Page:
Welcome to the first of my posts about the provocations I offer Squirm. You can find more information about provocations here
Provocation 1 : Stones and Water
We’ve noticed that Squirm is very interested in the way things feel. He likes to pick things up, likes to thoroughly examine them. He’s also a big fan of water. I wanted his first provocation to have some familiar objects, but offered together in a way they hadn’t been available to him before.
- 12 river stones (from discount store)
- 2 paint brushes (part of a pack from Woolworths)
- Small tongs (from Spotlight)
- Hard plastic bowl (from discount store)
- Plastic container (from discount store)
- Silver tray (from discount store)
I placed the stones into the bowl and placed it next to the container of water. These were both offered on the tray, along with the mirror, the brushes and the tongs. (All of these were presented on an upturned crate-style box – I’m hoping to get a small table soon)
I was amazed at the huge range of activities Squirm explored with this provocation, very few of which I had expected. He spent a fair amount of time picking the stones up and dropping them into the water – which was probably closest to what I expected – but there were many other things he discovered while playing.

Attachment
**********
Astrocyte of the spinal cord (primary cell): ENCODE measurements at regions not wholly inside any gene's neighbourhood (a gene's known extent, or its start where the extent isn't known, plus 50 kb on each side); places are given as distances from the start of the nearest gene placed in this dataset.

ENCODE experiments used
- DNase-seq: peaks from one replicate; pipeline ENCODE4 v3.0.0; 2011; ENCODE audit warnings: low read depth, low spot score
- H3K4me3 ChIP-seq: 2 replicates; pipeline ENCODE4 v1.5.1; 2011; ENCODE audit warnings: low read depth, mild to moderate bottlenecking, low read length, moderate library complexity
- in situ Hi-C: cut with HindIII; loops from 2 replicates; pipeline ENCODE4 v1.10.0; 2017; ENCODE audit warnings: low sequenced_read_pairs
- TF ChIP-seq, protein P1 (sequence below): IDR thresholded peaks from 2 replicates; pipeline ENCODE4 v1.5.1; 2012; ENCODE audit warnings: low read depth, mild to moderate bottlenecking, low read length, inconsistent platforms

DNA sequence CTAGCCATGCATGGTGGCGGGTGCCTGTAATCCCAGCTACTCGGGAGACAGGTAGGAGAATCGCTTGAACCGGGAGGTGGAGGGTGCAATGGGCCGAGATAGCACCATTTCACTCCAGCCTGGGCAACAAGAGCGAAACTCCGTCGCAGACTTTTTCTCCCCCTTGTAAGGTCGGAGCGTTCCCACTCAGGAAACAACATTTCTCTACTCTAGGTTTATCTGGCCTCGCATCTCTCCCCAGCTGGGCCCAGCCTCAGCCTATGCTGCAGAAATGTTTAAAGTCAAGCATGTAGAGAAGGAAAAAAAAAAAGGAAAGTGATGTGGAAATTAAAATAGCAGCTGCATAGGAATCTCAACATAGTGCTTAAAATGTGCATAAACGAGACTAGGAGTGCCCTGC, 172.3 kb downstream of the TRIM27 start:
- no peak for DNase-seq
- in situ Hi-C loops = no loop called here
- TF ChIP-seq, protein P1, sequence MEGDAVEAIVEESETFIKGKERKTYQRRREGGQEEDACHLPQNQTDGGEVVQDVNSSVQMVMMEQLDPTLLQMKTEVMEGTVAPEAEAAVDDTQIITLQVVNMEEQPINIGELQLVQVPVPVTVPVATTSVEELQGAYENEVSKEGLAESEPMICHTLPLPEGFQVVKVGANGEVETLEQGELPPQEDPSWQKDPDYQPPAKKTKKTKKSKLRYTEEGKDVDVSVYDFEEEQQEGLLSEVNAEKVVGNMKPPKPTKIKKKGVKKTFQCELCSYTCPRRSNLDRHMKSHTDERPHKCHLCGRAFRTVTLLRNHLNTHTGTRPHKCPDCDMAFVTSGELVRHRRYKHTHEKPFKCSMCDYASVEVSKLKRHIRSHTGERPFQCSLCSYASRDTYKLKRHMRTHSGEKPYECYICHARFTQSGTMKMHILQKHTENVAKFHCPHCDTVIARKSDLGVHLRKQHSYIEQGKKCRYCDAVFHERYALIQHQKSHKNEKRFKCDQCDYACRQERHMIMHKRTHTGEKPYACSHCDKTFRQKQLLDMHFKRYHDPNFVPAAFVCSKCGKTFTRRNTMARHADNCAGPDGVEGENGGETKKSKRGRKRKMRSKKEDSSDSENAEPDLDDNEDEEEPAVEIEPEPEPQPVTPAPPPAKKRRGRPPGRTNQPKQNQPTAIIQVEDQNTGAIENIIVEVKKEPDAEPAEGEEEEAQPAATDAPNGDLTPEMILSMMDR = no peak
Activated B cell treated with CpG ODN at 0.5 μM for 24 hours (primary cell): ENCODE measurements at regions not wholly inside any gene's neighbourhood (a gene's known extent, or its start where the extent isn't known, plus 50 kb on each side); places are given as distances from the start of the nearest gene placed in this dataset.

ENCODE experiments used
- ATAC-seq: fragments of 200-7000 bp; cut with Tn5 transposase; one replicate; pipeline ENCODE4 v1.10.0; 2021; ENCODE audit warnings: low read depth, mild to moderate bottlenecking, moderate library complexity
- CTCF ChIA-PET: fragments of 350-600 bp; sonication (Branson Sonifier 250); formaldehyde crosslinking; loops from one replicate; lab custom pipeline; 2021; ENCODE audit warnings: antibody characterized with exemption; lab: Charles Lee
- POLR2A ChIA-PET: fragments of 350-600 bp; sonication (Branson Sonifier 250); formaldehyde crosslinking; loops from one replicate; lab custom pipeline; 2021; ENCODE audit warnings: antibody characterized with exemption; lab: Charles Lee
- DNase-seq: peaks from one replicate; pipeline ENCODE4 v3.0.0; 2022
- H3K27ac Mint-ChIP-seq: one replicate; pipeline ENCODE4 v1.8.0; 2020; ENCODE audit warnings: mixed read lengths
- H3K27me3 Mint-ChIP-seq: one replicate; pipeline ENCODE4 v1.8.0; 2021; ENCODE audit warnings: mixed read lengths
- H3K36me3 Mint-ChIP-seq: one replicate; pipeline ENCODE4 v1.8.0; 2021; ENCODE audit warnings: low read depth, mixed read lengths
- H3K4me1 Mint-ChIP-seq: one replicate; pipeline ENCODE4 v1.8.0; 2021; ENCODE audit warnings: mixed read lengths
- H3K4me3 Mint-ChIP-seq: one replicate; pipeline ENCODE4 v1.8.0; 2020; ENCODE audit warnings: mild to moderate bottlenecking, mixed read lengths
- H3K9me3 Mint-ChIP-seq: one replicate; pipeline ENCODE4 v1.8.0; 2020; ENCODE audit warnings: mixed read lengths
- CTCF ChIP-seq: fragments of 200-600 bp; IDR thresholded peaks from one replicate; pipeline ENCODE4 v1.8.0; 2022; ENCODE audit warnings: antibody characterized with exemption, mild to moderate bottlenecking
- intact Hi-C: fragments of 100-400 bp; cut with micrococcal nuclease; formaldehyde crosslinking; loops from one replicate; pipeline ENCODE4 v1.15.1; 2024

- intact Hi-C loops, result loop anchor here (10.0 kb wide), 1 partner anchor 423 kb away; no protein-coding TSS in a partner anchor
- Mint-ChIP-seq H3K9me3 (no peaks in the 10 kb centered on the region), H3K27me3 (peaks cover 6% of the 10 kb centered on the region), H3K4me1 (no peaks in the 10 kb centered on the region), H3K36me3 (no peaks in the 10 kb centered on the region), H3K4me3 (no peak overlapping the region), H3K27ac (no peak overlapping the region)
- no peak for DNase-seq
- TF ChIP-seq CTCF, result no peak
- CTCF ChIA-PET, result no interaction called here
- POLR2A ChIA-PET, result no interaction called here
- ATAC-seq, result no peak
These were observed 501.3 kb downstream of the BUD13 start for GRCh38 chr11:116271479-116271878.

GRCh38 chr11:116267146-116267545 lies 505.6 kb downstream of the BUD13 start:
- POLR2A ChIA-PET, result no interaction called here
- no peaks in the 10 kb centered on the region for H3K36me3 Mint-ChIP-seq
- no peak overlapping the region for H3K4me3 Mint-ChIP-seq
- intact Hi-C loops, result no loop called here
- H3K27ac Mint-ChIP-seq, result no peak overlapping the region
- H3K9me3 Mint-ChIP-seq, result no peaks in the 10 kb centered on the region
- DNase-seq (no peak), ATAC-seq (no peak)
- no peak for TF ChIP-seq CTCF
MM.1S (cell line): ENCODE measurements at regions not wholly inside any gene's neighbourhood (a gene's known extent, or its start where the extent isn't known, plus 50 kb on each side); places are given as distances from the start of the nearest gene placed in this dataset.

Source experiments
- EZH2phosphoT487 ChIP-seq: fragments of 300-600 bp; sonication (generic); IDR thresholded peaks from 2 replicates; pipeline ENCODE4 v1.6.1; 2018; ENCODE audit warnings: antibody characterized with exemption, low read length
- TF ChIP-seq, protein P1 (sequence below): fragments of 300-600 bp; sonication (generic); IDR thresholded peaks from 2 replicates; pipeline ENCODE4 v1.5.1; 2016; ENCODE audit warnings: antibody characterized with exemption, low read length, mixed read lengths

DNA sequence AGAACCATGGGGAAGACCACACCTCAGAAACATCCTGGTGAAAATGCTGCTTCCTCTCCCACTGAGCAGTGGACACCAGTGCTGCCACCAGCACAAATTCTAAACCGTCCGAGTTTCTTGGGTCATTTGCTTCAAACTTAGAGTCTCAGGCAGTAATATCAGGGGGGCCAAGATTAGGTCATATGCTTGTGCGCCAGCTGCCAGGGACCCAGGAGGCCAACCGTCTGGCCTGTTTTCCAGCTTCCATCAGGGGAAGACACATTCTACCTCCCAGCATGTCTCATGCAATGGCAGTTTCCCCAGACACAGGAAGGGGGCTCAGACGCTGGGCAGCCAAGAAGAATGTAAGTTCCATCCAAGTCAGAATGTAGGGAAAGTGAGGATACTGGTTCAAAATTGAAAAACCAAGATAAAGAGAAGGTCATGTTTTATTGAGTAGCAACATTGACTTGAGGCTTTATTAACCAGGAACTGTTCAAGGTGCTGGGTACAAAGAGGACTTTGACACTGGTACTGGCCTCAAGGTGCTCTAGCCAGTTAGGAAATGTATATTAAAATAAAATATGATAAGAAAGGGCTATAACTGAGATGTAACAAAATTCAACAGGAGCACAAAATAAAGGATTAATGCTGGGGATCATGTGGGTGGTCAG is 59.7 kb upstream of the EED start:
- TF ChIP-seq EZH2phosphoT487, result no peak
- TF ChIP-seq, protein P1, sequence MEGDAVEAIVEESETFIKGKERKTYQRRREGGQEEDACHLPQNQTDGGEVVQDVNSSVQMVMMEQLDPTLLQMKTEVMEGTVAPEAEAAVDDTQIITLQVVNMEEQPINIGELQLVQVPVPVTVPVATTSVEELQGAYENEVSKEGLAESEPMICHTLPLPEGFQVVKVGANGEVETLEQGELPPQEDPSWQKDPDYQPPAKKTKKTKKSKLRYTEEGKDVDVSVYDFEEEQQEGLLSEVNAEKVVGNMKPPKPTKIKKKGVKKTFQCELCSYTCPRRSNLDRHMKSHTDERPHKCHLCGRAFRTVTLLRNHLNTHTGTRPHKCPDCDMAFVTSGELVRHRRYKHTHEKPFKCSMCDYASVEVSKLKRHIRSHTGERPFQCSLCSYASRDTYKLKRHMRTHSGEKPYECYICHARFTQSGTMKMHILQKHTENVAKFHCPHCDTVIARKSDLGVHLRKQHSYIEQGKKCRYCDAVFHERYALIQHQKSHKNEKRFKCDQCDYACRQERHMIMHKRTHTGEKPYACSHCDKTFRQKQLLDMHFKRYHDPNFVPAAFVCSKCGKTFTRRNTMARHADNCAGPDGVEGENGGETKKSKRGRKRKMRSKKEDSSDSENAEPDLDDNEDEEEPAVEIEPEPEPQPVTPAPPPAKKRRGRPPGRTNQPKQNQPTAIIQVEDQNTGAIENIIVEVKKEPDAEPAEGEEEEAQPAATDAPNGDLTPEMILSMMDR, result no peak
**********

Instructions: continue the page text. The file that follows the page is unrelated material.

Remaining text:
Most of the play was with individual items. Although he had been exposed to all these items before, this was the first time he’d really explored them – probably because it was the first time they were available constantly and in an uncrowded way. The stones were probably his favourite things – he spent a lot of time picking them up and moving them around, but he also explored the way they sounded (dropping them on different surfaces, banging them together) and the way they moved (his favourite thing was getting them to spin on the cement floor).
Sound was a common theme throughout the week – Squirm also used the brushes and the tongs to bit against different surfaces and objects, exploring the different sounds he could make. He spent a significant amount of time with the tongs, working out how to squeeze them together (though he doesn’t yet have the strength to carry things with them).
There was also a significant amount of water play. Squirm’s favourite thing was hitting the water, although he wasn’t always thrilled to be splashed by it. He also enjoyed tipping it up and examining the way it moved on the tray or the concrete.
Although I’m not immediately offering a similar provocation, there are a number of ways I can see this provocation being extended and changed. We could offer alternatives to the stones, or offer different materials as well as them. We could also replace the water with something different. Squirm really enjoyed this, so I can definitely see us revisiting something similar in the future.
Provocations are experiences offered to a child, based on past knowledge or interests, with the aim of extending the child’s ideas.
Our provocations present a small range of materials – some which are part of Squirm’s every day life, others which are new to him, or only known from other provocations. The aim is to present them in a thoughtful and (hopefully) attractive way, and to allow Squirm to investigate them in any manner he wishes. These provocations will remain in place for around a week, and then a new provocation will be presented.